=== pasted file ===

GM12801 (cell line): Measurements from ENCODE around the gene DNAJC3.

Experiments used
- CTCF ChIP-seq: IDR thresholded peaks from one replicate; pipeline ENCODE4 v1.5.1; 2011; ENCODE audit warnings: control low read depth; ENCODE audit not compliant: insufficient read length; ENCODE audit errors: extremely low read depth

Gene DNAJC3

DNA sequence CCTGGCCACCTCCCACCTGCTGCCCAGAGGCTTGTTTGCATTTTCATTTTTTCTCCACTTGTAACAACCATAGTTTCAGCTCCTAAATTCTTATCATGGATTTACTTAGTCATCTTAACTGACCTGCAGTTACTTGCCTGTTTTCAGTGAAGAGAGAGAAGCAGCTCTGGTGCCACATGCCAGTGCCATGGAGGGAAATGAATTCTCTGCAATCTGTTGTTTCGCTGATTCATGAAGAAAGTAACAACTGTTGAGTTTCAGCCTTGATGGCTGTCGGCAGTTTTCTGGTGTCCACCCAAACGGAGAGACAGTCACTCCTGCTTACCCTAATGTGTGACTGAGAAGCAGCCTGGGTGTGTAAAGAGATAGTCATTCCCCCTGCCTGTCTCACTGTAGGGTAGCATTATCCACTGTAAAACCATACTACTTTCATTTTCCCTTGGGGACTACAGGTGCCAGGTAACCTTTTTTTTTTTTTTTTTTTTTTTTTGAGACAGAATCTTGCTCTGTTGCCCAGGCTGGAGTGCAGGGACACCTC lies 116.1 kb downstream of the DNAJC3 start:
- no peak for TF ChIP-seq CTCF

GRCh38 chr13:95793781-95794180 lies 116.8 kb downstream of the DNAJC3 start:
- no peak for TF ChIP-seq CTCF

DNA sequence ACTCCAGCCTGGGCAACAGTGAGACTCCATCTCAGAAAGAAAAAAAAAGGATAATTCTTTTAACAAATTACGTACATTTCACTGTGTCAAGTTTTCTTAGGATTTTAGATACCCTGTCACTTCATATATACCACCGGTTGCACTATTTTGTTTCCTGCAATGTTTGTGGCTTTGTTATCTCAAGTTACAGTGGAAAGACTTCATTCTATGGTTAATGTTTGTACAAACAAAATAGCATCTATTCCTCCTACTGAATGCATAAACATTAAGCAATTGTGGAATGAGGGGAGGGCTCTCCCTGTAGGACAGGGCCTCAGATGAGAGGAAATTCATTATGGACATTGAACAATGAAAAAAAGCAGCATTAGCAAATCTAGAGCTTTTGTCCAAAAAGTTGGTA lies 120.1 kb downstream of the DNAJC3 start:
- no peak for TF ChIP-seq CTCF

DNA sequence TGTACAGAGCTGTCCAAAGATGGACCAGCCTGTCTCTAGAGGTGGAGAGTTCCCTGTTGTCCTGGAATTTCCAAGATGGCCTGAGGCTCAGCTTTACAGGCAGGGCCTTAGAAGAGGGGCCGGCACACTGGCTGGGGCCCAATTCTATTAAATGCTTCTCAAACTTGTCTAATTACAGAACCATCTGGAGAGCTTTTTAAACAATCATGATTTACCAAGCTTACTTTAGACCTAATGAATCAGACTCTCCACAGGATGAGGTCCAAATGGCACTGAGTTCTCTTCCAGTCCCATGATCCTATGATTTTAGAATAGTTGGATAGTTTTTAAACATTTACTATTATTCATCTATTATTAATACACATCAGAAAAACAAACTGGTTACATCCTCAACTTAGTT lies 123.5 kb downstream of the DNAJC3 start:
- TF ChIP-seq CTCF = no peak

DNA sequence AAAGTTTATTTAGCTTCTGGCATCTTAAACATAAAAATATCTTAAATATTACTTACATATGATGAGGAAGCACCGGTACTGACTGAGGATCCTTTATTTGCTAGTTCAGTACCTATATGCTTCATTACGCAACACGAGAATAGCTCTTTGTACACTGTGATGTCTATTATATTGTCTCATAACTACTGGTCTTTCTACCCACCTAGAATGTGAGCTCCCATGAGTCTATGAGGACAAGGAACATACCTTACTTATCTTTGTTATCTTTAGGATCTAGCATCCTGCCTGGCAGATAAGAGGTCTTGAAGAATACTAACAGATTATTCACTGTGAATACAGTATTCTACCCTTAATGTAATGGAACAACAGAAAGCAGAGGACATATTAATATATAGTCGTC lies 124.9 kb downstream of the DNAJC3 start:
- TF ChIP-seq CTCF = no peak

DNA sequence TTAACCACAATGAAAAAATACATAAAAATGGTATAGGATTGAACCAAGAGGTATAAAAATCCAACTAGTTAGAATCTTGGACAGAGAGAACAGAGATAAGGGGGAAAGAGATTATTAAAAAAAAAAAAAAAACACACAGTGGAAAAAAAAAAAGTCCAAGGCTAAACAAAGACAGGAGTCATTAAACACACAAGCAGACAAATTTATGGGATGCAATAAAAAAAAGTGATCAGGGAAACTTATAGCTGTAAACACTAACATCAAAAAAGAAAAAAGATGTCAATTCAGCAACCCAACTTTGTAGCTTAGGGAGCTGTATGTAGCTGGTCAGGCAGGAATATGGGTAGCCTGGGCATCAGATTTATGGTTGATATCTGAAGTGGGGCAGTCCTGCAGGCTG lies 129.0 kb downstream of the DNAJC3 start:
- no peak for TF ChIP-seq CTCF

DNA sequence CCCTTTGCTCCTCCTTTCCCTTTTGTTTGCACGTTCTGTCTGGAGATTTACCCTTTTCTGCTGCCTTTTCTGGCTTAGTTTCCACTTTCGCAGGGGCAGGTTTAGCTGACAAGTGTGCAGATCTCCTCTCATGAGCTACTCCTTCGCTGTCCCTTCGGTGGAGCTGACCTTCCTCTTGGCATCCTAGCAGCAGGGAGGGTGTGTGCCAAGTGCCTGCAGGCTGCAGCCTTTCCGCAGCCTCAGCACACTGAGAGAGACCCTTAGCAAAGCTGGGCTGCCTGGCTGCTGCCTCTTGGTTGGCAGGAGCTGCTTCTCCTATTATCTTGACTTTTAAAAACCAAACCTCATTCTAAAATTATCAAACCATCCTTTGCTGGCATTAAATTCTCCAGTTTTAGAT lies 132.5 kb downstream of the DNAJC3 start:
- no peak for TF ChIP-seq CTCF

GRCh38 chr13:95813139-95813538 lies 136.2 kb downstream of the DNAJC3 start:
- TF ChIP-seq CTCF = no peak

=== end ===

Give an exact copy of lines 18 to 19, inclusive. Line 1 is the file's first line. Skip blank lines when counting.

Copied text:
- no peak for TF ChIP-seq CTCF

GRCh38 chr13:95813139-95813538 lies 136.2 kb downstream of the DNAJC3 start: